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Turkey's opposition is calling for a new 'strengthened' parliamentary system

What would a ‘strengthened’ parliamentary system mean for Turkey?

Ignoring President Erdoğan’s call for a ‘new’ civilian constitution, the Turkish opposition is pushing forward with plans of its own

It’s happening again.

More than half a decade since the last process petered out, the Turkish government is chattering once more about introducing the country’s first new civilian constitution.

It’s a careful choice of words: “civilian”, because the previous two efforts were brought in after military coups in 1961 and 1982; “first new”, because the republic was founded by civilians in the Ataturk era.

President Recep Tayyip Erdoğan’s words this week announcing a revival of the process would have been music to European ears a decade ago.

“By their nature, constitutions must obtain the support of an entire society if possible, but certainly a vast majority,” he told his party’s parliamentary group on Wednesday. “This can only be possible if the new constitution is prepared through a formula that has a place for everyone in the country.”

He went on: “Our preference is for all our political parties to take part in this process. We will demonstrate a sincere effort for this to the end.”

The impossible deal

The trouble is that, unlike a similar all-party constitutional effort that made some progress before falling apart in 2013, Turkey’s opposition parties now do not believe him.

They have been working, quite openly and for quite some time, on an alternative: a cross-party deal that would reverse the executive presidency system introduced four years ago.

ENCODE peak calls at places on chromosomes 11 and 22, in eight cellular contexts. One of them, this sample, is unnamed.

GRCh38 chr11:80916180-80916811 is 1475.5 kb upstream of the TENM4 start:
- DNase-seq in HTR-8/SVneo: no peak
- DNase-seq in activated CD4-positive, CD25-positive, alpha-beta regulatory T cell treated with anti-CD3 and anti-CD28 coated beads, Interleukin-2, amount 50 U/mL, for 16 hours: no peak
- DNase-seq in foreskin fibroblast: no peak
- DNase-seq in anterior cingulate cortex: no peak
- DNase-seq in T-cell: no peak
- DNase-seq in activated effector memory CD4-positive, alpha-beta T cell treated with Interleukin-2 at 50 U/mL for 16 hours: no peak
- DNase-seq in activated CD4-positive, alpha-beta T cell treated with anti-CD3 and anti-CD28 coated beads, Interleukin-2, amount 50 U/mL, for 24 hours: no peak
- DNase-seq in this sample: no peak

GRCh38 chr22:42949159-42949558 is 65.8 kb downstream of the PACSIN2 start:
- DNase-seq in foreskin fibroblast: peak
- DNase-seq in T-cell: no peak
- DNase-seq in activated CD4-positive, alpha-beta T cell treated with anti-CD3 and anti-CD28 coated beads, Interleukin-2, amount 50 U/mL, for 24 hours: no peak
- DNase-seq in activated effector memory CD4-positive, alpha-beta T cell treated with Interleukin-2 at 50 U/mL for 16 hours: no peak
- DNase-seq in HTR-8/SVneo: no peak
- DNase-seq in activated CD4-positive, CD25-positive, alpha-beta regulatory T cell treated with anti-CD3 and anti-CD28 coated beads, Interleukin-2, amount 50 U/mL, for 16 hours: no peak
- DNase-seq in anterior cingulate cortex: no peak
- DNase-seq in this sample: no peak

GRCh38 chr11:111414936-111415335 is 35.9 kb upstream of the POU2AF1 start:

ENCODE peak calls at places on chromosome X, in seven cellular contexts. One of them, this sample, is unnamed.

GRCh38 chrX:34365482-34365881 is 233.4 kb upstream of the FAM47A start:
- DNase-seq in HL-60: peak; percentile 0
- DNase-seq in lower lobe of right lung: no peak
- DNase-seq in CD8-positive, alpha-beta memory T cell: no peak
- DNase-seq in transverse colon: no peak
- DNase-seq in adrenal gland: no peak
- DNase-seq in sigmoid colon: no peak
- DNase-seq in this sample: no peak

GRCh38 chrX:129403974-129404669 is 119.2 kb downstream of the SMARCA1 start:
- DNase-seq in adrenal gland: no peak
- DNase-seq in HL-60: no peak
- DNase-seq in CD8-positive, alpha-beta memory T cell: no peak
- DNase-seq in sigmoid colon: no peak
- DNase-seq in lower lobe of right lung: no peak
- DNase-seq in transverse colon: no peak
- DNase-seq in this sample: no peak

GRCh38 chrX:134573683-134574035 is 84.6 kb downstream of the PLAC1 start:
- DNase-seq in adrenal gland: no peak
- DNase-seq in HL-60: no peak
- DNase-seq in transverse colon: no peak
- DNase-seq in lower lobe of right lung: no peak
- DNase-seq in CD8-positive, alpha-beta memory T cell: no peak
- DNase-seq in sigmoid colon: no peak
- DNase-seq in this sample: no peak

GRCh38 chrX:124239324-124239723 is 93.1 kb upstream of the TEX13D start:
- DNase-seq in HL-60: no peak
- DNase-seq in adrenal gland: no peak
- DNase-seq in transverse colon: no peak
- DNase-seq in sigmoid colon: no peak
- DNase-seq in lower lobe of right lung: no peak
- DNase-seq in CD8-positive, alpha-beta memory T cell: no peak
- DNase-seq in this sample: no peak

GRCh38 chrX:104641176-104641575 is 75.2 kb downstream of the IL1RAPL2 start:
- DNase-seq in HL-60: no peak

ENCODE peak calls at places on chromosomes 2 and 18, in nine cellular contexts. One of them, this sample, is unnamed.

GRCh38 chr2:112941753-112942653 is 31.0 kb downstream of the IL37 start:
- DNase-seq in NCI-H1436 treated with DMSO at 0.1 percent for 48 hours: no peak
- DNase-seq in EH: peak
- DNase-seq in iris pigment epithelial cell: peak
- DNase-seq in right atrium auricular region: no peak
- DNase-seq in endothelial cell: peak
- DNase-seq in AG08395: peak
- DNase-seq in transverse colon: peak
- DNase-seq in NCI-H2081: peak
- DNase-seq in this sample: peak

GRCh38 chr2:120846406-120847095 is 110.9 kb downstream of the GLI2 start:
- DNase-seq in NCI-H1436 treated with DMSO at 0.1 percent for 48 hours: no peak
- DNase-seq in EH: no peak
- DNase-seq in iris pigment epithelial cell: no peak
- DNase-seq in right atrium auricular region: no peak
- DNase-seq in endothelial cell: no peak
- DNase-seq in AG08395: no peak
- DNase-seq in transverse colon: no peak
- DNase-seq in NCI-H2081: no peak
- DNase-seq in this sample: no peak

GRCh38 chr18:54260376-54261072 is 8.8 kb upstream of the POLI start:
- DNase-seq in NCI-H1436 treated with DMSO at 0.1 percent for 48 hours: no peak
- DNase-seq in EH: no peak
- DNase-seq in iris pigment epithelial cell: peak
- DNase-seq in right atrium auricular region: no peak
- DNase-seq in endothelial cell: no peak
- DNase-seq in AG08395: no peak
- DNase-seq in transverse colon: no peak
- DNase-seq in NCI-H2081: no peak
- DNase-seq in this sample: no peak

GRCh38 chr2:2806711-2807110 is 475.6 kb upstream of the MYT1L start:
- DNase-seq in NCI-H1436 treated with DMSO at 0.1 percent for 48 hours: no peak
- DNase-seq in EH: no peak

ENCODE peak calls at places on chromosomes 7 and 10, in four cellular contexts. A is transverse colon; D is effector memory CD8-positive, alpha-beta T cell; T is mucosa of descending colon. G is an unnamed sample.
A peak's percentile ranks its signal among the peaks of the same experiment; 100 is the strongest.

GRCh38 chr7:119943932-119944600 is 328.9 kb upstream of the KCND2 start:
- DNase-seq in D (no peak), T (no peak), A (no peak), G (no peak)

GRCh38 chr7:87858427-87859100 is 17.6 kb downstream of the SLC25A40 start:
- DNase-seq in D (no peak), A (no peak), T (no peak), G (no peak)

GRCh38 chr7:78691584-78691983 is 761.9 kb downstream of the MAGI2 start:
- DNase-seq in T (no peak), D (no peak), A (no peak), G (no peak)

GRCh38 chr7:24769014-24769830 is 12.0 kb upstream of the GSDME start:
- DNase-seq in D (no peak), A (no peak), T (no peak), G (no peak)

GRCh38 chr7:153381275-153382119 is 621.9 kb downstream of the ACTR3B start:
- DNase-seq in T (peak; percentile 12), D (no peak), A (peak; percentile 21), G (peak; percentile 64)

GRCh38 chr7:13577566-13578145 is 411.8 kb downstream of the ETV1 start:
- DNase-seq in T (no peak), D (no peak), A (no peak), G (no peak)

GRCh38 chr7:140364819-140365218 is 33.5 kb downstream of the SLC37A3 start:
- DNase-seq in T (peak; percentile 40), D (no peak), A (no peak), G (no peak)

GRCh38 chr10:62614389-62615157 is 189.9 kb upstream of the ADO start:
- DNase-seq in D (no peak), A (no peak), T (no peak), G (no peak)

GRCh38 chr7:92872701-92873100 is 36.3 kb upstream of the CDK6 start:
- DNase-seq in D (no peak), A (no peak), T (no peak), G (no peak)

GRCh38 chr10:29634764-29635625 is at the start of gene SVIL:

In its place they plan what they call a “strengthened” parliamentary system — but beyond abolishing Mr Erdoğan’s executive presidency and restoring the post of prime minister, there is very little detail publicly available yet.

The opposition’s plans

So far, there are two main documents in circulation:

  • “For full democracy, a strengthened parliamentary system” [download PDF] — a proposal from Ahmet Davutoğlu, a former prime minister under Mr Erdoğan who now leads the small Future (Gelecek) Party. He’s been doing the rounds meeting party leaders since November 2020
  • “A new system of government for Turkey” [download PDF] — written by Turkish constitutional academics Şule Özsoy Boyunsuz and Berk Esen, this document has been discussed by senior leadership teams in several parties, including the CHP

There is another efforts in the works from Ali Babacan, another former AK Party politician who now leads the Democracy and Progress (DEVA) Party, but no policy document exists publicly for this.

What do the plans say?

There is a lot of overlap between the two documents currently in circulation. Here is what we do know:

The Executive

Both opposition proposals involve restoring the post of prime minister and the concept of collective cabinet government. The presidency would be scaled back to a largely ceremonial role and be elected by parliament, not the public.